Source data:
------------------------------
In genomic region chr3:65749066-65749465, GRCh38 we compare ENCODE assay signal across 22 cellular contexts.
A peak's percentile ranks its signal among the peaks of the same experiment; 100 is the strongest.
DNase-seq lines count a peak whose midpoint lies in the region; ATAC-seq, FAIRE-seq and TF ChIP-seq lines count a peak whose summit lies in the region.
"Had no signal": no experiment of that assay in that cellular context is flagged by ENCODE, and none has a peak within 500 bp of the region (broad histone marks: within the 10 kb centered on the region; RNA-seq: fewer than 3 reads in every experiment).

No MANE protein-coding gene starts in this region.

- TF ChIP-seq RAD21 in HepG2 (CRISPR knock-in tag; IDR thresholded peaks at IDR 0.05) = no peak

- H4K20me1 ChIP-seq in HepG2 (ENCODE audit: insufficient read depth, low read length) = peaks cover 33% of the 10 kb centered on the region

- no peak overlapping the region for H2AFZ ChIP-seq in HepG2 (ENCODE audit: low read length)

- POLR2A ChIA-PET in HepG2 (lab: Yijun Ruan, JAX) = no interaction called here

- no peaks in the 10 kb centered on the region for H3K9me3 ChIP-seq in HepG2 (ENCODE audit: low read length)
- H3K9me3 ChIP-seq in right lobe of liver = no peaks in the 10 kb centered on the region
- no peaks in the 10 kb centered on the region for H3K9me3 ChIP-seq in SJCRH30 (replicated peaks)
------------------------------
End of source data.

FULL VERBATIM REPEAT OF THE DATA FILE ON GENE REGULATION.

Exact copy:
In genomic region chr3:65749066-65749465, GRCh38 we compare ENCODE assay signal across 22 cellular contexts.
A peak's percentile ranks its signal among the peaks of the same experiment; 100 is the strongest.
DNase-seq lines count a peak whose midpoint lies in the region; ATAC-seq, FAIRE-seq and TF ChIP-seq lines count a peak whose summit lies in the region.
"Had no signal": no experiment of that assay in that cellular context is flagged by ENCODE, and none has a peak within 500 bp of the region (broad histone marks: within the 10 kb centered on the region; RNA-seq: fewer than 3 reads in every experiment).

No MANE protein-coding gene starts in this region.

- TF ChIP-seq RAD21 in HepG2 (CRISPR knock-in tag; IDR thresholded peaks at IDR 0.05) = no peak

- H4K20me1 ChIP-seq in HepG2 (ENCODE audit: insufficient read depth, low read length) = peaks cover 33% of the 10 kb centered on the region

- no peak overlapping the region for H2AFZ ChIP-seq in HepG2 (ENCODE audit: low read length)

- POLR2A ChIA-PET in HepG2 (lab: Yijun Ruan, JAX) = no interaction called here

- no peaks in the 10 kb centered on the region for H3K9me3 ChIP-seq in HepG2 (ENCODE audit: low read length)
- H3K9me3 ChIP-seq in right lobe of liver = no peaks in the 10 kb centered on the region
- no peaks in the 10 kb centered on the region for H3K9me3 ChIP-seq in SJCRH30 (replicated peaks)